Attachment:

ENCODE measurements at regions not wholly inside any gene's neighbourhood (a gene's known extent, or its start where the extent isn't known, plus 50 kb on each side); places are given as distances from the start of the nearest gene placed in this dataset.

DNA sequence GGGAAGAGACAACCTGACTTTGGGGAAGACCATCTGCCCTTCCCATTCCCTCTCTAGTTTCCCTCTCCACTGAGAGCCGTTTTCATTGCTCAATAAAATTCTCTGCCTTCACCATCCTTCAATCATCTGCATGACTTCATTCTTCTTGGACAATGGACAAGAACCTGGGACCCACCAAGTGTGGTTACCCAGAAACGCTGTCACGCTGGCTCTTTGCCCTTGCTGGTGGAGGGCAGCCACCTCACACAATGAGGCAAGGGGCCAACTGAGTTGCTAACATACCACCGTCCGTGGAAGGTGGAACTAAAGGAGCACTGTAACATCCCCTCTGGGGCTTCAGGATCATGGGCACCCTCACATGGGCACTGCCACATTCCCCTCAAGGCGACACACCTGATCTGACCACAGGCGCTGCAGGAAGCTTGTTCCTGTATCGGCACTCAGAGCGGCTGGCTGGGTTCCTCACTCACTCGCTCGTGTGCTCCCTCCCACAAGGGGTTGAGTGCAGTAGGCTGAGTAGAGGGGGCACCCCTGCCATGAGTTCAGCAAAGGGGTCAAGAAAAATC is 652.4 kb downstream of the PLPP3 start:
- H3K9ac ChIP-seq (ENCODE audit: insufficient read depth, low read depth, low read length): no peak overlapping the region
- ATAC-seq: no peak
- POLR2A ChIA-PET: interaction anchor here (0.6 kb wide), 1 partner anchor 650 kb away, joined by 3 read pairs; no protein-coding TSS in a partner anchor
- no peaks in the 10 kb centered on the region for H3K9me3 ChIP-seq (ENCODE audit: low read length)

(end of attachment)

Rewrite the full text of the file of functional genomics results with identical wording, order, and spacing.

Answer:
ENCODE measurements at regions not wholly inside any gene's neighbourhood (a gene's known extent, or its start where the extent isn't known, plus 50 kb on each side); places are given as distances from the start of the nearest gene placed in this dataset.

DNA sequence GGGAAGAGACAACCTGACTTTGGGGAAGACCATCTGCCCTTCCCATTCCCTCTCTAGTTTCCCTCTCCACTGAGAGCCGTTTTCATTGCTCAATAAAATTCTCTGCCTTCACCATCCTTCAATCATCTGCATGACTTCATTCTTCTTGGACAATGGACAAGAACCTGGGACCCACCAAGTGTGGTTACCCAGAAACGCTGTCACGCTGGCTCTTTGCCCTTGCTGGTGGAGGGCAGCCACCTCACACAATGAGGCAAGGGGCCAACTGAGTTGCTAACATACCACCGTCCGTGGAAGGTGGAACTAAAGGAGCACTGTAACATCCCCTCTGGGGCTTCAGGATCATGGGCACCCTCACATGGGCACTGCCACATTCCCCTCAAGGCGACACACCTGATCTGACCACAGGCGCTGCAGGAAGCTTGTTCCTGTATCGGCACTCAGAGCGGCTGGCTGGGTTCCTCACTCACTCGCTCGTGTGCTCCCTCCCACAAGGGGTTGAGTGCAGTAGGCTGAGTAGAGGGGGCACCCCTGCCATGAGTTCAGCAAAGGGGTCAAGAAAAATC is 652.4 kb downstream of the PLPP3 start:
- H3K9ac ChIP-seq (ENCODE audit: insufficient read depth, low read depth, low read length): no peak overlapping the region
- ATAC-seq: no peak
- POLR2A ChIA-PET: interaction anchor here (0.6 kb wide), 1 partner anchor 650 kb away, joined by 3 read pairs; no protein-coding TSS in a partner anchor
- no peaks in the 10 kb centered on the region for H3K9me3 ChIP-seq (ENCODE audit: low read length)